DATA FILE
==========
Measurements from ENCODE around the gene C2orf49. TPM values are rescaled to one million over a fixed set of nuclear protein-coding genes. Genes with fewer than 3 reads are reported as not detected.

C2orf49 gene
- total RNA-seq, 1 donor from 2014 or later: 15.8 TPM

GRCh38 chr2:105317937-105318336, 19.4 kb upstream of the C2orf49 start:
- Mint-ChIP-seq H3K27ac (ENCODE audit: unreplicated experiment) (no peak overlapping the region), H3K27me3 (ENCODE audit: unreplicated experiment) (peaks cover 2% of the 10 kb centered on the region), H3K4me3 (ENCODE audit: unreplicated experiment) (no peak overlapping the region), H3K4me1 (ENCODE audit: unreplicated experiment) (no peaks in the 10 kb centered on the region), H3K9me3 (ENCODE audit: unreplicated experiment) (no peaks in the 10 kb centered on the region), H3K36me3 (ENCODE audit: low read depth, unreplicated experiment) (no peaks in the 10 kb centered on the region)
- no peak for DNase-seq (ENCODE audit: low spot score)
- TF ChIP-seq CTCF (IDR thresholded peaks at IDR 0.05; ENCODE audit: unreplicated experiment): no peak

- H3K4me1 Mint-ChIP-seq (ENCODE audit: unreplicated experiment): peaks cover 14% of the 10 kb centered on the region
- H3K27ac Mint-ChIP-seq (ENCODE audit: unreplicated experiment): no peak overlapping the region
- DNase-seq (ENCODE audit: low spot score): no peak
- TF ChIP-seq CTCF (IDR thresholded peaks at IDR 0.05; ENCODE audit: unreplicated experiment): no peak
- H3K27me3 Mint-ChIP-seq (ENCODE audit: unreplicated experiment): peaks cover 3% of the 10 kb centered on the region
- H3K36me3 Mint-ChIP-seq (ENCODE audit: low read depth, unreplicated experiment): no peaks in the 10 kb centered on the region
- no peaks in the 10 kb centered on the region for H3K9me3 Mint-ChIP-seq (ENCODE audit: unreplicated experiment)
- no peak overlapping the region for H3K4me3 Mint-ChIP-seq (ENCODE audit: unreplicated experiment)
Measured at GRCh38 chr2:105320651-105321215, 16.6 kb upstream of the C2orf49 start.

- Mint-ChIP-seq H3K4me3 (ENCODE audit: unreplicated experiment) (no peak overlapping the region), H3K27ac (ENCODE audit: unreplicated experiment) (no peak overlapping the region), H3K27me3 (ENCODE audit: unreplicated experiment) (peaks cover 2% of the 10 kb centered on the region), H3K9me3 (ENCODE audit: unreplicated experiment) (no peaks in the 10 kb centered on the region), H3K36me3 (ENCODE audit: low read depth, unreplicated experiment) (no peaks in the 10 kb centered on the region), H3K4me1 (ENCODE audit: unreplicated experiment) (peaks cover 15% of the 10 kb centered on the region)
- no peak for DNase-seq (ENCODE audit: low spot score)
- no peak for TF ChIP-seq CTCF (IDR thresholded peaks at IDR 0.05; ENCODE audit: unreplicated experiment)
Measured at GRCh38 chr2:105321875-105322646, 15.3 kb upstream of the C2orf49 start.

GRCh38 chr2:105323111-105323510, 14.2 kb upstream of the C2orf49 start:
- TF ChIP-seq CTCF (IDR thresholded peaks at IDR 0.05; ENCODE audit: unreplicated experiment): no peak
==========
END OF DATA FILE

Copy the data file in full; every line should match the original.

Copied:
Measurements from ENCODE around the gene C2orf49. TPM values are rescaled to one million over a fixed set of nuclear protein-coding genes. Genes with fewer than 3 reads are reported as not detected.

C2orf49 gene
- total RNA-seq, 1 donor from 2014 or later: 15.8 TPM

GRCh38 chr2:105317937-105318336, 19.4 kb upstream of the C2orf49 start:
- Mint-ChIP-seq H3K27ac (ENCODE audit: unreplicated experiment) (no peak overlapping the region), H3K27me3 (ENCODE audit: unreplicated experiment) (peaks cover 2% of the 10 kb centered on the region), H3K4me3 (ENCODE audit: unreplicated experiment) (no peak overlapping the region), H3K4me1 (ENCODE audit: unreplicated experiment) (no peaks in the 10 kb centered on the region), H3K9me3 (ENCODE audit: unreplicated experiment) (no peaks in the 10 kb centered on the region), H3K36me3 (ENCODE audit: low read depth, unreplicated experiment) (no peaks in the 10 kb centered on the region)
- no peak for DNase-seq (ENCODE audit: low spot score)
- TF ChIP-seq CTCF (IDR thresholded peaks at IDR 0.05; ENCODE audit: unreplicated experiment): no peak

- H3K4me1 Mint-ChIP-seq (ENCODE audit: unreplicated experiment): peaks cover 14% of the 10 kb centered on the region
- H3K27ac Mint-ChIP-seq (ENCODE audit: unreplicated experiment): no peak overlapping the region
- DNase-seq (ENCODE audit: low spot score): no peak
- TF ChIP-seq CTCF (IDR thresholded peaks at IDR 0.05; ENCODE audit: unreplicated experiment): no peak
- H3K27me3 Mint-ChIP-seq (ENCODE audit: unreplicated experiment): peaks cover 3% of the 10 kb centered on the region
- H3K36me3 Mint-ChIP-seq (ENCODE audit: low read depth, unreplicated experiment): no peaks in the 10 kb centered on the region
- no peaks in the 10 kb centered on the region for H3K9me3 Mint-ChIP-seq (ENCODE audit: unreplicated experiment)
- no peak overlapping the region for H3K4me3 Mint-ChIP-seq (ENCODE audit: unreplicated experiment)
Measured at GRCh38 chr2:105320651-105321215, 16.6 kb upstream of the C2orf49 start.

- Mint-ChIP-seq H3K4me3 (ENCODE audit: unreplicated experiment) (no peak overlapping the region), H3K27ac (ENCODE audit: unreplicated experiment) (no peak overlapping the region), H3K27me3 (ENCODE audit: unreplicated experiment) (peaks cover 2% of the 10 kb centered on the region), H3K9me3 (ENCODE audit: unreplicated experiment) (no peaks in the 10 kb centered on the region), H3K36me3 (ENCODE audit: low read depth, unreplicated experiment) (no peaks in the 10 kb centered on the region), H3K4me1 (ENCODE audit: unreplicated experiment) (peaks cover 15% of the 10 kb centered on the region)
- no peak for DNase-seq (ENCODE audit: low spot score)
- no peak for TF ChIP-seq CTCF (IDR thresholded peaks at IDR 0.05; ENCODE audit: unreplicated experiment)
Measured at GRCh38 chr2:105321875-105322646, 15.3 kb upstream of the C2orf49 start.

GRCh38 chr2:105323111-105323510, 14.2 kb upstream of the C2orf49 start:
- TF ChIP-seq CTCF (IDR thresholded peaks at IDR 0.05; ENCODE audit: unreplicated experiment): no peak